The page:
Many people focus their estate planning on what’s going to happen when they pass away. They don’t realize that there’s an entire component of estate planning that can help if they become incapacitated. One of the best tools available is a financial power of attorney (POA).
A financial power of attorney is a document that gives the appointed person the power to take care of your finances if you’re unable to due to incapacitation. The document is only valid if you’re still living. When you pass away, the power to make financial decisions for your estate transitions to the person who you name as the administrator.
What can the appointed person do with a POA?
The person you name as your financial power of attorney can do all of the things you’d normally do with your finances. They can pay your bills, make investments, sell assets and so on. Because of the scope of their abilities, you should ensure that you only appoint someone you fully trust.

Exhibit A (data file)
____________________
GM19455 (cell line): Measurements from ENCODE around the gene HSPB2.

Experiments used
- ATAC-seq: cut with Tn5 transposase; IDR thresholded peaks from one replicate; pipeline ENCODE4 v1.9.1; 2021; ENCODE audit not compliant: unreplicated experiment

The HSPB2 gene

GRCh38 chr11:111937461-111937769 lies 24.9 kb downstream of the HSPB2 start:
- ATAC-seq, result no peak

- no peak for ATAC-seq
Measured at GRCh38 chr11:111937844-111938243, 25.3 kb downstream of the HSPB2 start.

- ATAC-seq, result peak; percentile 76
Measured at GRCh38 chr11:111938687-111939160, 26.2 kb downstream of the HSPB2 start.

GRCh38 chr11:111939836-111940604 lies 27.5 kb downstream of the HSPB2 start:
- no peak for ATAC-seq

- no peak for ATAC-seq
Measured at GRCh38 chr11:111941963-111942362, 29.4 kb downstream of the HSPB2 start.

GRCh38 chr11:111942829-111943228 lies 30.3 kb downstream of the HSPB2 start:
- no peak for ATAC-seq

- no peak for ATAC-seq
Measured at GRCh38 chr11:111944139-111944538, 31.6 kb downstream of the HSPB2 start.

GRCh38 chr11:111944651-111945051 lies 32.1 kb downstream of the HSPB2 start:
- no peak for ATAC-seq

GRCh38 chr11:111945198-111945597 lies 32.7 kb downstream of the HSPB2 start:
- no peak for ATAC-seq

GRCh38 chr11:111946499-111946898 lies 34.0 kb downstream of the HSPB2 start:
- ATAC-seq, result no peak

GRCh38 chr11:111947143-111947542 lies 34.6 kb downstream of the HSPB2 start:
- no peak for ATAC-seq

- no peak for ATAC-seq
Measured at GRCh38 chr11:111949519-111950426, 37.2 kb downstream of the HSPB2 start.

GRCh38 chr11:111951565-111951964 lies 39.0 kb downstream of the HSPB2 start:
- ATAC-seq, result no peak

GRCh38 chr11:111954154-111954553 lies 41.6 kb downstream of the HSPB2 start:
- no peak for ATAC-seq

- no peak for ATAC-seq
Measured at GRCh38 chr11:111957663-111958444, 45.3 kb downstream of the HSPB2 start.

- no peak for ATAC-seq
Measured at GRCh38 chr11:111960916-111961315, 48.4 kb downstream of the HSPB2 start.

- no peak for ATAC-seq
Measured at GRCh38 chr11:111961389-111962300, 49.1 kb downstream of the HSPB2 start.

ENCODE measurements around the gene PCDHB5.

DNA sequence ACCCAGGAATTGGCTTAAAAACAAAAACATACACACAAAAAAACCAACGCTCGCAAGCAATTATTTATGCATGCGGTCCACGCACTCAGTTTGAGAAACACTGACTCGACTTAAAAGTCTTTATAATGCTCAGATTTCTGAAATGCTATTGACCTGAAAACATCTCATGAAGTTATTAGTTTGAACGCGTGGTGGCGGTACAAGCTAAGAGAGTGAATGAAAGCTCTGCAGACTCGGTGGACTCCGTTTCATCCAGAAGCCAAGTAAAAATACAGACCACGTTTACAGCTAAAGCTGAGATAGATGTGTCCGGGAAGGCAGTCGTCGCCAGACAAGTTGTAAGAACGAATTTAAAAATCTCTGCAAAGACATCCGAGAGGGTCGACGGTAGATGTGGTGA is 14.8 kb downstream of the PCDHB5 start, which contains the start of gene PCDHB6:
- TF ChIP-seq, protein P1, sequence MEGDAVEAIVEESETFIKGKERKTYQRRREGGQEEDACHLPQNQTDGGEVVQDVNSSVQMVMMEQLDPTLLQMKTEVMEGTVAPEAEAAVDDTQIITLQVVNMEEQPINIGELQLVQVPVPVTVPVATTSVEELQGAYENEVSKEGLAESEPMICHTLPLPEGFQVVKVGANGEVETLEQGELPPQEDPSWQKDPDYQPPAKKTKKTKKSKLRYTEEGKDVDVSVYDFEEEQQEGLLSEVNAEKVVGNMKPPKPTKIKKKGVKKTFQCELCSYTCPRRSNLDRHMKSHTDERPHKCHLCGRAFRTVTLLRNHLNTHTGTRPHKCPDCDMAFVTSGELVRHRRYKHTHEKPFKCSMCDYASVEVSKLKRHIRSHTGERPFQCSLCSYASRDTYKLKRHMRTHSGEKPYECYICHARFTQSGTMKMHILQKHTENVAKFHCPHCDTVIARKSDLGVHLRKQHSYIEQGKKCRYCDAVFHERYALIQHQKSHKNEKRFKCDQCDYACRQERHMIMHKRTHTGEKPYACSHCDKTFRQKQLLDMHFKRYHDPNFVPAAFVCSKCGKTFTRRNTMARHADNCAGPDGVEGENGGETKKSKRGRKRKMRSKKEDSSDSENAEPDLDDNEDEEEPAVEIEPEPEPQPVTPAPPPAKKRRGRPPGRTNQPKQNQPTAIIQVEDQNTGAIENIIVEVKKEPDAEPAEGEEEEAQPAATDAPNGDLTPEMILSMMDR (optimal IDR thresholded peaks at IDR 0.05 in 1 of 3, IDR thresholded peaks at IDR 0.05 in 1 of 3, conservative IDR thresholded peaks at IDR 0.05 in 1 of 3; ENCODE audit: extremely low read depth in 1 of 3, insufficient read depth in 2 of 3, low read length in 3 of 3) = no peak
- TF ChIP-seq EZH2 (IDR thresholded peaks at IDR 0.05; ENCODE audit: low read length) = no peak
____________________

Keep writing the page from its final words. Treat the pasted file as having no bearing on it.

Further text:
The person you choose should be able to make financial decisions that are in your best interests. They shouldn’t ever do things that are based on what’s best for them. While some people choose to name a family member to hold this role, that isn’t the best decision for every situation — especially if you suspect it could lead to fighting within your family or other drama.
Working with an experienced attorney can often help clarify your needs and your options. If you haven’t considered creating a financial power of attorney document for your future, it may be time to start.